The timeline set by PsiQuantum and supported by federal endorsements aims for an operational quantum computer by 2029. Some see this projected timeline as overly optimistic, since three years ago PsiQuantum was planning to meet a deadline of 2025.

Progress in quantum technology has been steady since its inception nearly three decades ago. But there are many challenges yet to overcome in creating a device that is both large enough to be useful and not prone to errors.

A machine that tests the silicon photonic wafers used in PsiQuantum's quantum computer.
A machine that tests the silicon photonic wafers used in PsiQuantum’s quantum computer. Image credit: PsiQuantum

Politics before progress?

The announcement represents a significant commitment to advancing quantum computing technology both within Australian borders and worldwide. It falls under the Albanese government’s “Future Made in Australia” policy.

However, the investment risks being overshadowed by a debate over transparency and the selection process.

Criticisms have pointed to a lack of detailed public disclosure about why PsiQuantum was chosen over local competitors.

These concerns underscore the need for a more open dialogue about government spending and partnership selections to maintain public trust in such large-scale technological investments.

Public trust is difficult to establish when little to no effort has been made to educate people in quantum technology. Some claim that “quantum literacy” will be a 21st-century skill on par with digital literacy.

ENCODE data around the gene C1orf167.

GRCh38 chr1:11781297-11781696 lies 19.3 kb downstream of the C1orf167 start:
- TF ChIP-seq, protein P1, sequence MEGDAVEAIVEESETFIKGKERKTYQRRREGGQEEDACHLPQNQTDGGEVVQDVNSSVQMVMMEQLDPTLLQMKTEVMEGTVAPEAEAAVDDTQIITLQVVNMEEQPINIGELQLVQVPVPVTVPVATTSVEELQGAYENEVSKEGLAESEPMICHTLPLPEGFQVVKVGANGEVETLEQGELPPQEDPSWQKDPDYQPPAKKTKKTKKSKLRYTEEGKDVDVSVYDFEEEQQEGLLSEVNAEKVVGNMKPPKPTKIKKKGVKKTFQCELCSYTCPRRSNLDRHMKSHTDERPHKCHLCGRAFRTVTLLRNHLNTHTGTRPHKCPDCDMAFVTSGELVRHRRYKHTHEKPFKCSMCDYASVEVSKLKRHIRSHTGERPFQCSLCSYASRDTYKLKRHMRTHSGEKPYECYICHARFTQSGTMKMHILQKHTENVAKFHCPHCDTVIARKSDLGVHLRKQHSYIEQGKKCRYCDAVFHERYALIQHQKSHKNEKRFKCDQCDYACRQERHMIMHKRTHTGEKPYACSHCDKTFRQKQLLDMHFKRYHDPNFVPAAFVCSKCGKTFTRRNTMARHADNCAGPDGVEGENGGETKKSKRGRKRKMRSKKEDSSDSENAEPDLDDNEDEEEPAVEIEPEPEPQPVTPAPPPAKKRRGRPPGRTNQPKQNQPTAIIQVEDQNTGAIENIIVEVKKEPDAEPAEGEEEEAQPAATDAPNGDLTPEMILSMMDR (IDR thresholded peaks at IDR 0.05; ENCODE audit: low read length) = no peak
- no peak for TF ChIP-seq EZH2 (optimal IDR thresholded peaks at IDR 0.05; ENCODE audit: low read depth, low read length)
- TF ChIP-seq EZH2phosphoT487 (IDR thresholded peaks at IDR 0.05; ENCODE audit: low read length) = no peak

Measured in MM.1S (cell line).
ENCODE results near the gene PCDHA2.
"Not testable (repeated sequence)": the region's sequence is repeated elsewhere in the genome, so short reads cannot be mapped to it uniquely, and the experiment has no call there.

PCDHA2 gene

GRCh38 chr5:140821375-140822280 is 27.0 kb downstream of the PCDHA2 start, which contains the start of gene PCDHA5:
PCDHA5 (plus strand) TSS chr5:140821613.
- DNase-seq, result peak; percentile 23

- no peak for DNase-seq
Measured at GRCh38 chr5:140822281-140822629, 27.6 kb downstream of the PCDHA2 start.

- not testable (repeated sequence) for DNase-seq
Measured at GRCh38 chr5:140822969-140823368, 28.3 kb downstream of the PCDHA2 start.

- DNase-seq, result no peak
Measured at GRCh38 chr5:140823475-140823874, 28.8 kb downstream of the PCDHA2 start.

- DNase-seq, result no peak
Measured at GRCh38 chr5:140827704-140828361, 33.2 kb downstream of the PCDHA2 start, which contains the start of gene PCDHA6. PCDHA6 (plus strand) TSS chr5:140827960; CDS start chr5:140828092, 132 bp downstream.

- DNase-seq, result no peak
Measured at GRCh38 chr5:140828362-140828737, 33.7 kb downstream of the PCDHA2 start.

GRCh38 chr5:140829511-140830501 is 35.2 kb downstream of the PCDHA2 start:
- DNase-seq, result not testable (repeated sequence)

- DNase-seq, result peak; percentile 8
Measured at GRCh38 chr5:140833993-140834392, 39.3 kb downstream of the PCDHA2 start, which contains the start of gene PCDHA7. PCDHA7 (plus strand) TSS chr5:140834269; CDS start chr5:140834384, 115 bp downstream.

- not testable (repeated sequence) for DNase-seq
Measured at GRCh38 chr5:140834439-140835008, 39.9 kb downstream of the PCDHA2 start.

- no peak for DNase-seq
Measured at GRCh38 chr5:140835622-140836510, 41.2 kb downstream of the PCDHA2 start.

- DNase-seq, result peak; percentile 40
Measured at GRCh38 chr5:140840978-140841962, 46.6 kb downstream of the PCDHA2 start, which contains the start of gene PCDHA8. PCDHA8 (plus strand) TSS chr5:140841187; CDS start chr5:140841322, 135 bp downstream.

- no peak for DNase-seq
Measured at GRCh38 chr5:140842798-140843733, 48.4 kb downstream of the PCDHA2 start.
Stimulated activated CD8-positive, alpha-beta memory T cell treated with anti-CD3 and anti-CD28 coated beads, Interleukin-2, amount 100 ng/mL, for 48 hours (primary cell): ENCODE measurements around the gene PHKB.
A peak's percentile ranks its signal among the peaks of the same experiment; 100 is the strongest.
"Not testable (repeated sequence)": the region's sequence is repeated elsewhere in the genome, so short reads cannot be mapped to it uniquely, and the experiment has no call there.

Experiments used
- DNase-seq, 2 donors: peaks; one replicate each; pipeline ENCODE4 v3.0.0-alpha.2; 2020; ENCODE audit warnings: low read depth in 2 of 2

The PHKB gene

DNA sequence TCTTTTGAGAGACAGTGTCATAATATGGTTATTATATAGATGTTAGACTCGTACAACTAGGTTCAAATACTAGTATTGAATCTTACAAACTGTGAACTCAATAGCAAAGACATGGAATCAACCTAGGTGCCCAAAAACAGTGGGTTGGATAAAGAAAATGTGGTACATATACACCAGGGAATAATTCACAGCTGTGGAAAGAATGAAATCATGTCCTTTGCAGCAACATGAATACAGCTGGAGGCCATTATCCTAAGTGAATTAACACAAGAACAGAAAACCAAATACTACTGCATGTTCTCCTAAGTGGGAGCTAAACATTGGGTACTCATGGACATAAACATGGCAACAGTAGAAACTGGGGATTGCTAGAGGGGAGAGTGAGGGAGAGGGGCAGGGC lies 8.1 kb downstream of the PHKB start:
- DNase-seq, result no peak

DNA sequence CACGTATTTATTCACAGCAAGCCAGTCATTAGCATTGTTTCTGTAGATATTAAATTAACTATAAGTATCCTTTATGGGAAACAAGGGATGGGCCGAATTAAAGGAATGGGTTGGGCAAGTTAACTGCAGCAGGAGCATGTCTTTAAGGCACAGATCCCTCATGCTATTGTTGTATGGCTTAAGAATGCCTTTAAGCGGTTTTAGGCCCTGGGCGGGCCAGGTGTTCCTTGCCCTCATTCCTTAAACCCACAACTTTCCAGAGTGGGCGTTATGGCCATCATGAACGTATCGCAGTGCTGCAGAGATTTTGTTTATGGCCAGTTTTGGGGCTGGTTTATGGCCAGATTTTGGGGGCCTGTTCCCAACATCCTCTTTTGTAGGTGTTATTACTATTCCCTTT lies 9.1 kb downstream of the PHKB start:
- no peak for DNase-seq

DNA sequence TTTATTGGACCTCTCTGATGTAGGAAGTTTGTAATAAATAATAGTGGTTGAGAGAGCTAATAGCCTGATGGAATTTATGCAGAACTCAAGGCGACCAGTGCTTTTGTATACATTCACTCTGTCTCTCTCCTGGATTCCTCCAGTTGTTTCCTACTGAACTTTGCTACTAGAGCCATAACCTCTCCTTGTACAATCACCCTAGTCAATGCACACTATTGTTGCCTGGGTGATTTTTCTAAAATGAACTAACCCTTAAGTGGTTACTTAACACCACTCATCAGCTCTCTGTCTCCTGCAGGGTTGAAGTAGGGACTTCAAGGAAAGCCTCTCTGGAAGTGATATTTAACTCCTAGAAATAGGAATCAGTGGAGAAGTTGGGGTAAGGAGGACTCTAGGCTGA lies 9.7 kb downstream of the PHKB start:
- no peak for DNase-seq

An Australian quantum future

Australia has made its quantum hardware bet. But even if the hardware works as planned, it will only be useful if we have people who know how to use it — and that means training in quantum theory and software.

The Australian Quantum Software Network, a collaboration of more than 130 of the nation’s leading researchers in quantum algorithms, software, and theory — including myself — was launched in late 2022 to achieve this.

The government says the PsiQuantum project is expected to create up to 400 specialised jobs, retaining and attracting new highly skilled talent to both the state and country. The media release also contains the dramatic forecast that success could “lead to up to an additional $48 billion in GDP and 240,000 new jobs in Australia by 2040.”

Efforts like the Sydney Quantum Academy, the Australian Centre for Quantum Growth, and my own quantum education startup Eigensystems, which recently launched the Quokka personal quantum computing and quantum literacy platform, will help to meet this goal.

In the coming decade, education and training will be crucial, not only to support this investment but also to expand Australia’s expertise so that it may become a net exporter in the quantum industry and a substantial player in the global race for a quantum computer.The Conversation

Related: Will AI ever reach human-level intelligence?

Christopher Ferrie, A/Prof, UTS Chancellor’s Postdoctoral Research and ARC DECRA Fellow, University of Technology Sydney

This article is republished from The Conversation under a Creative Commons license. Read the original article.